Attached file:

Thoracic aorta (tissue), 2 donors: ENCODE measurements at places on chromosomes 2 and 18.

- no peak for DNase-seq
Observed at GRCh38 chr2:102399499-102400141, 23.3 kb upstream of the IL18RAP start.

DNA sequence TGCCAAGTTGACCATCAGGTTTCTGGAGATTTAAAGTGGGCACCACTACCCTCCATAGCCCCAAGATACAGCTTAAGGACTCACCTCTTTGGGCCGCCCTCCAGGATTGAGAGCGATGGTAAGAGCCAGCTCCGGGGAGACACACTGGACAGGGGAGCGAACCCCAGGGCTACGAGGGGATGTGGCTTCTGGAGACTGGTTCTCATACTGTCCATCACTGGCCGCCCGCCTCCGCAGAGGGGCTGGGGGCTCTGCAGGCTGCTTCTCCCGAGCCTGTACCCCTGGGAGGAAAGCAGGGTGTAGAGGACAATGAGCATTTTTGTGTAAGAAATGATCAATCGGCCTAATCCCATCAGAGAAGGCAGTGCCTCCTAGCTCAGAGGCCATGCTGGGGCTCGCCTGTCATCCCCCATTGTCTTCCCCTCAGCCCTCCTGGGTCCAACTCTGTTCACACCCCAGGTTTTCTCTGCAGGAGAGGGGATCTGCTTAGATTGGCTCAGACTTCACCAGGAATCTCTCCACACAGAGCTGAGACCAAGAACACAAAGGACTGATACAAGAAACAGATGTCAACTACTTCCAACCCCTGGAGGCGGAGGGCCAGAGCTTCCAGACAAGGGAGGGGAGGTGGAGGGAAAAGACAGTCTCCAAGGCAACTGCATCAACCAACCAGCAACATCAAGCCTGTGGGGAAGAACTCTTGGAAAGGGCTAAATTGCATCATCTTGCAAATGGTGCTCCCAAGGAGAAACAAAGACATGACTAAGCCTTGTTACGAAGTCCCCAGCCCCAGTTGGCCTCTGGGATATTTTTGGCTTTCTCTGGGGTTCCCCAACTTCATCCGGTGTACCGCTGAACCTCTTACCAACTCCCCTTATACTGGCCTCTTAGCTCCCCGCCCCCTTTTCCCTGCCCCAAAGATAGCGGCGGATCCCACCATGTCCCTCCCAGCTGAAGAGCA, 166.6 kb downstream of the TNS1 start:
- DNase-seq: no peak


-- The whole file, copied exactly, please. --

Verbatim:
Thoracic aorta (tissue), 2 donors: ENCODE measurements at places on chromosomes 2 and 18.

- no peak for DNase-seq
Observed at GRCh38 chr2:102399499-102400141, 23.3 kb upstream of the IL18RAP start.

DNA sequence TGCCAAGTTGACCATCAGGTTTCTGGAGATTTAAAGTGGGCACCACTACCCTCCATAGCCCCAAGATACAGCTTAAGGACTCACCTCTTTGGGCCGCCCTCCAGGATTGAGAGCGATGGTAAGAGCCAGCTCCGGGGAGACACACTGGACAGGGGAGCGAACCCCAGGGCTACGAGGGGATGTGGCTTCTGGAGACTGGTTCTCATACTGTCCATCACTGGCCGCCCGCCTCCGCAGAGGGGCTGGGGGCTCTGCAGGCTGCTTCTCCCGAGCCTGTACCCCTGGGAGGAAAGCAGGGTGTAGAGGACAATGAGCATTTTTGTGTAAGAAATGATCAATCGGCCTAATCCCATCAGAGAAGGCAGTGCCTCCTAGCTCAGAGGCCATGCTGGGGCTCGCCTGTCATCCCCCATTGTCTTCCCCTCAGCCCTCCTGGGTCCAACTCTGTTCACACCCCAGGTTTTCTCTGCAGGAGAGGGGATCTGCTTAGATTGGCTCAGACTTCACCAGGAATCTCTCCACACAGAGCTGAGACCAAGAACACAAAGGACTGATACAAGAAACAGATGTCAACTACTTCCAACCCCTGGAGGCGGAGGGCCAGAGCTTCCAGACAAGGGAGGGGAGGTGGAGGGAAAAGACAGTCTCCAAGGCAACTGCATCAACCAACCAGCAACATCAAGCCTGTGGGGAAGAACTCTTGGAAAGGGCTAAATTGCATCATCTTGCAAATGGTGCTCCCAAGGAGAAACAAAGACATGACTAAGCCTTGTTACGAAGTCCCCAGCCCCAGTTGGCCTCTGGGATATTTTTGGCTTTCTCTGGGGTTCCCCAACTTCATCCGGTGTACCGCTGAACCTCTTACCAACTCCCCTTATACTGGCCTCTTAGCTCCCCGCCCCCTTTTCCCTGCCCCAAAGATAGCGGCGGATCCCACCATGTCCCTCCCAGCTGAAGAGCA, 166.6 kb downstream of the TNS1 start:
- DNase-seq: no peak